Best-of-breed sustainable dividend stocksThe second category of income stocks that you need to know are the sustainable dividend stocks. These may not have flashy 7.7% yields, but they'll deliver just about the safest dividend you can possibly find. Here I'm thinking about names such as Coca-Cola andProcter & Gamble .
Both Coca-Cola and Procter & Gamble are Dividend Aristocrats, or dividend stocks that have increased their annual payouts to shareholders for a minimum of 25 straight years. Currently, there are more than four dozen stocks that qualify, but just a handful have a streak extending beyond 50 years. In February Coca-Cola raised its dividend for the 53rd straight year, while P&G marked its 59th consecutive annual increase in April. Both also had nearly identical yields of 3.2% to 3.3% at the time of this writing.
Source: Procter & Gamble via Facebook.
What makes Coca-Cola's and P&G's business models so safe is that their products border on being basic necessities. Shareholders in these stocks are fully aware that growth tends to be minimal (low to mid-single-digits at best), but they're also betting that Coca-Cola and P&G can survive a recession in far better shape than most stocks. Coca-Cola sports 20 beverage brands worth at least $1 billion apiece, while P&G has 22 brands above the billion-dollar mark, up from just 10 in 2000.
Exceptional pricing power and product diversity should give shareholders in both companies the confidence to hold them over the long term.
Best-of-breed growth dividend stocksThe last best-of-breed category to consider is rapidly growing dividend stocks. These companies may lack the punch of a high-yield or sustainable dividend, but they have the growth potential to quickly become income stocks to be reckoned with. Here I'm thinking about a biotech blue-chip stock likeAmgen .
Source: Amgen via Flickr.
Amgen only began paying a regular quarterly dividend in 2011. However, in less than three years its quarterly payout has nearly tripled from $0.28 to $0.79, including a 30% year-over-year increase in 2015.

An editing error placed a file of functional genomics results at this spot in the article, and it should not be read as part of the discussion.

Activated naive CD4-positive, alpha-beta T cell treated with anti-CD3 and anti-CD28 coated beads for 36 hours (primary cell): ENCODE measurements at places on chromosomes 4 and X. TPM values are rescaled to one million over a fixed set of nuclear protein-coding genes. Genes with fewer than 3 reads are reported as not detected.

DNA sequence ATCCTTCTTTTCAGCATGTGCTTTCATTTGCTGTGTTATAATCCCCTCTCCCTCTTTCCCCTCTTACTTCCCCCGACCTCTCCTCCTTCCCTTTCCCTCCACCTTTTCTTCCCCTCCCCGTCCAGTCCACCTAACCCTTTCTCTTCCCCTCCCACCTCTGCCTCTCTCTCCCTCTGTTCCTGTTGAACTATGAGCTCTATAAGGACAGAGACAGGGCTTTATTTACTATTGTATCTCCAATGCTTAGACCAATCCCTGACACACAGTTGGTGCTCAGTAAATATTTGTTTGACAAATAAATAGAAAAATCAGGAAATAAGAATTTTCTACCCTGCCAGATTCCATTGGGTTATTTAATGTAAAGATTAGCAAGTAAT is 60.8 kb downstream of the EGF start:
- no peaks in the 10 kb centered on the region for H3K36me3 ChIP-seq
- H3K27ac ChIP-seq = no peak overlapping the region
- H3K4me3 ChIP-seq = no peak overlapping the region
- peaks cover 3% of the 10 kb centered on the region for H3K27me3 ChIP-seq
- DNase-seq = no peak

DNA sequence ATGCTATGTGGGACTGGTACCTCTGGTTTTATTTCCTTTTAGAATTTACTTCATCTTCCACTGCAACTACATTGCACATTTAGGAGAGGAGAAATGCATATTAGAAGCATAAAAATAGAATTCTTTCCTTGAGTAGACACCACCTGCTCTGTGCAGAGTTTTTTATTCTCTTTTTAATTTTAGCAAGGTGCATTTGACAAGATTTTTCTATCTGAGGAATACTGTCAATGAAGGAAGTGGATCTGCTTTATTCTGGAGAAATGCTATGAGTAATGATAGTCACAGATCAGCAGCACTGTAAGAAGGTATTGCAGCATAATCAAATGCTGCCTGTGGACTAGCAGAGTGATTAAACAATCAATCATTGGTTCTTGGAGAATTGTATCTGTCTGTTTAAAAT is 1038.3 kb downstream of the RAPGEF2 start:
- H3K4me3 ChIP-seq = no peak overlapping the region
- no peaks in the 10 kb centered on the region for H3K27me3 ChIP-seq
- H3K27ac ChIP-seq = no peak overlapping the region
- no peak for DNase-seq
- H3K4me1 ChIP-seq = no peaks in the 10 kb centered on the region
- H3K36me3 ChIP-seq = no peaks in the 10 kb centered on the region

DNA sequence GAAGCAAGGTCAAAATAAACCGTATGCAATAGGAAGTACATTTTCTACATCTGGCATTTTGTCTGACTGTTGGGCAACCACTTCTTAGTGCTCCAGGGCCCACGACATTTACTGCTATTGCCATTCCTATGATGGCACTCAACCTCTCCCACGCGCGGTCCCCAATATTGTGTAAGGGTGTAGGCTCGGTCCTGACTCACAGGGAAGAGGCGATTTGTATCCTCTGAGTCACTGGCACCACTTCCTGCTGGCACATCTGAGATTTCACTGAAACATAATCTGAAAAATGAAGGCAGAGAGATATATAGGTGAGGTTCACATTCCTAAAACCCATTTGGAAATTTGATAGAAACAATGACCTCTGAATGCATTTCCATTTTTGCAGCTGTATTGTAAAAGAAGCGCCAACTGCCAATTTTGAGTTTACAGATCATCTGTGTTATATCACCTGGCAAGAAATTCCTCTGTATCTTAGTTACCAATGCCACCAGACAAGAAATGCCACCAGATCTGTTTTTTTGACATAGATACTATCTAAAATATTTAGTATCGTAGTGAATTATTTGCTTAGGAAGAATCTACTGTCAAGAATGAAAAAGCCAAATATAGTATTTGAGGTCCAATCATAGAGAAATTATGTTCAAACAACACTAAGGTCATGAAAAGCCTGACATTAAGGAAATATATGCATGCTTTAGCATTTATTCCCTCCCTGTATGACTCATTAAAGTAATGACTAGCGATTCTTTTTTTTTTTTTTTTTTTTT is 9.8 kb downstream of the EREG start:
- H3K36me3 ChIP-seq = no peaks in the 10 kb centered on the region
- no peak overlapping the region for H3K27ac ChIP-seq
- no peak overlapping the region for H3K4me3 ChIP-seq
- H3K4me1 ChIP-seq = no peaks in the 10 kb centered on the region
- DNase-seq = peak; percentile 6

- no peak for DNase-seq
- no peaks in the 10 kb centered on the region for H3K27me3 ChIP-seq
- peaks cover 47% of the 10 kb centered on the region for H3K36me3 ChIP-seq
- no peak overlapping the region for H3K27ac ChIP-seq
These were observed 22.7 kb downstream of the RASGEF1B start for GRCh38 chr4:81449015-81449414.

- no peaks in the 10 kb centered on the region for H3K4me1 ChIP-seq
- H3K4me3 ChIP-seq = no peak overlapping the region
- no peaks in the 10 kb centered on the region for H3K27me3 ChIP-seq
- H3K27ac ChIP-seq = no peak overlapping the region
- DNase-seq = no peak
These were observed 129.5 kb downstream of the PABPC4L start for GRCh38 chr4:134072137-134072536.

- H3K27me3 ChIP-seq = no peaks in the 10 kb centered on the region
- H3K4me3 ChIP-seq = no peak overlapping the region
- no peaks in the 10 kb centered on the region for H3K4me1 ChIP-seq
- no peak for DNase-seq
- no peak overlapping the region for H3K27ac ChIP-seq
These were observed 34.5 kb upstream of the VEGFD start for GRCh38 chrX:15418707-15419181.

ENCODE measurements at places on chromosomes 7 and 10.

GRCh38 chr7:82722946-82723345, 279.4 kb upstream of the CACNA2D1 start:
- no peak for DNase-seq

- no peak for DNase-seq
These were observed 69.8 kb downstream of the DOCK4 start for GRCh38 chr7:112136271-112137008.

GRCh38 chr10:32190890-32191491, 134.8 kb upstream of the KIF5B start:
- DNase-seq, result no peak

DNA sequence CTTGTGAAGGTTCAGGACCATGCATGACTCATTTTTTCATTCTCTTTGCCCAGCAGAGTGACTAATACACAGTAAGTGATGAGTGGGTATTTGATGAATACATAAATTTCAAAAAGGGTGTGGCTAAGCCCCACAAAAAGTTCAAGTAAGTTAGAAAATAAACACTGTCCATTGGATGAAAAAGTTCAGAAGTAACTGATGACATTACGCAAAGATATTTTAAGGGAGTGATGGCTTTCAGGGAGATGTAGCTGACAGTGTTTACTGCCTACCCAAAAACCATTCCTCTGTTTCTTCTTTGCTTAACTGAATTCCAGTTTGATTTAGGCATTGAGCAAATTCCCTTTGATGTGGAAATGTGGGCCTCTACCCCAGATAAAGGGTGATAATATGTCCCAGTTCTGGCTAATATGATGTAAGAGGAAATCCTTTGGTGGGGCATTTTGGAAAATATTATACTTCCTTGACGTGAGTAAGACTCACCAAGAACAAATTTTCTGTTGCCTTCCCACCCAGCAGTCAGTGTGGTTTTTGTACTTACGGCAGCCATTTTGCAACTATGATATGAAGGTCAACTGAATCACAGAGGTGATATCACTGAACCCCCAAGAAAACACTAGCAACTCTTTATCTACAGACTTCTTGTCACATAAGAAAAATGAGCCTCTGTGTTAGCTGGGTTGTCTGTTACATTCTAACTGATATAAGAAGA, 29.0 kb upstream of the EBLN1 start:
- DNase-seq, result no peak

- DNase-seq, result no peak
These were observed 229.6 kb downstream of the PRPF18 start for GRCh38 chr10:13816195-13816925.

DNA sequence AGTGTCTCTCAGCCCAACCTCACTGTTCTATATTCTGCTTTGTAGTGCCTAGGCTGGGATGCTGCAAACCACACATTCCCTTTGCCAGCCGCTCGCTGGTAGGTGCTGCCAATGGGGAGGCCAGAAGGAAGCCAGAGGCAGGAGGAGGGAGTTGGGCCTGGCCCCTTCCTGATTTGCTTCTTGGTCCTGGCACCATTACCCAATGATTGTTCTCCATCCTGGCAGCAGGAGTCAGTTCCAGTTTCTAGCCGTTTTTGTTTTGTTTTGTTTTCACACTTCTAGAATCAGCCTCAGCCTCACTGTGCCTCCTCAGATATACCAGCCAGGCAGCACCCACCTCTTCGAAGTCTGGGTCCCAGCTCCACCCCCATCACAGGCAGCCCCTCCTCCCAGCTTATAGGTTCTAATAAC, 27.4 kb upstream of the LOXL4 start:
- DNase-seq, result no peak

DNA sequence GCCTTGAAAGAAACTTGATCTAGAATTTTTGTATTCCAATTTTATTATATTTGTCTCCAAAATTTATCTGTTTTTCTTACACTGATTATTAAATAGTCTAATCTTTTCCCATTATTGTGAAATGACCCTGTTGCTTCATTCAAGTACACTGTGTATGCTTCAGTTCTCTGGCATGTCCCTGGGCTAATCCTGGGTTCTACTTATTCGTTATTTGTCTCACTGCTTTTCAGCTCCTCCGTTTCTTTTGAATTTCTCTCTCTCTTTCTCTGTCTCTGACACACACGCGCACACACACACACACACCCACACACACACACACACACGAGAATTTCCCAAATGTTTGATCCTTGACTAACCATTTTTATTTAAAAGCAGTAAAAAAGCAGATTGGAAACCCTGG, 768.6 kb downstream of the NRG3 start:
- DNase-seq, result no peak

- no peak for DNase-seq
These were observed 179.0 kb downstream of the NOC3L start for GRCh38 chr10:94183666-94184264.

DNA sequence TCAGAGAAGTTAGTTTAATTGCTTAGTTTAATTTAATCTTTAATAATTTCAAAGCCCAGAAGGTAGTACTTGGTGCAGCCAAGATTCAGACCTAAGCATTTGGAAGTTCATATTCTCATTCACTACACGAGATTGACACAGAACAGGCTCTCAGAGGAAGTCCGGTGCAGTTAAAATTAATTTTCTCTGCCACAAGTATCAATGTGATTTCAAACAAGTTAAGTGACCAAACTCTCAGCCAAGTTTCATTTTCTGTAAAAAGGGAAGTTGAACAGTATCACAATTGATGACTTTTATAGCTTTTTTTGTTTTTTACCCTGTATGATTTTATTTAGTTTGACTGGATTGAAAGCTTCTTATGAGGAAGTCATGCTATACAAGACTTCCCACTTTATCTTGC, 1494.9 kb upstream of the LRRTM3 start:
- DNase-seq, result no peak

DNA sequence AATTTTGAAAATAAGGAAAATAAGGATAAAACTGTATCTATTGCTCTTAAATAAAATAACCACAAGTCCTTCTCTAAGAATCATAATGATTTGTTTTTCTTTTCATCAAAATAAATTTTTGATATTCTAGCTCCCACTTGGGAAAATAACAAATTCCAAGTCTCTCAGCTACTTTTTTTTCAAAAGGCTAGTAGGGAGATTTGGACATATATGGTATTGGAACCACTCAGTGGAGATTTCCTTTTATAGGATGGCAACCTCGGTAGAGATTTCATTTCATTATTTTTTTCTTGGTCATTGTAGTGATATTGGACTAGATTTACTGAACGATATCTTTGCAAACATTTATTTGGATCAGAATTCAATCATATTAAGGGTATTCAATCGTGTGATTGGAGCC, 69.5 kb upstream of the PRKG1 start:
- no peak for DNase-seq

What's driving Amgen's growth? For years its sales were relatively stagnant, so it relied on share repurchases to push EPS figures higher. Now, however, it has 10 compounds heading through late-stage clinical trials between 2014 and 2016, and these have already resulted in a few approvals from the Food and Drug Administration (Corlanor for heart failure and Blincyto for a rare form of acute lymphoblastic leukemia). These high-margin new drugs, combined with Amgen's cost cuts -- which include laying off 20% of its global workforce in 2014 -- should mean beefy operating margins and a growing dividend for years to come.
What's your best-of-breed dividend stock?To be perfectly clear, there are far more best-of-breed stocks than the five I've listed, although any additional best-of-breed dividend stocks will more than likely fall into one of the three focus categories noted above. Dividend stocks that meet one or more of these criteria, and that have a business model that can stand the test of time, are your best bet to laying the foundation for a comfortable retirement.
This begs the question: What's your personal best-of-breed dividend stock?
The article The "Best of Breed" Dividend Stocks originally appeared on Fool.com.
Sean Williamshas no material interest in any companies mentioned in this article. You can follow him on CAPS under the screen nameTMFUltraLong, track every pick he makes under the screen nameTrackUltraLong, and check him out on Twitter, where he goes by the handle@TMFUltraLong.The Motley Fool recommends Alliance Resource Partners, Coca-Cola, and Procter & Gamble. The Motley Fool has the following options: long January 2016 $37 calls on Coca-Cola and short January 2016 $37 puts on Coca-Cola. Try any of our Foolish newsletter services free for 30 days. We Fools may not all hold the same opinions, but we all believe that considering a diverse range of insights makes us better investors. The Motley Fool has a disclosure policy.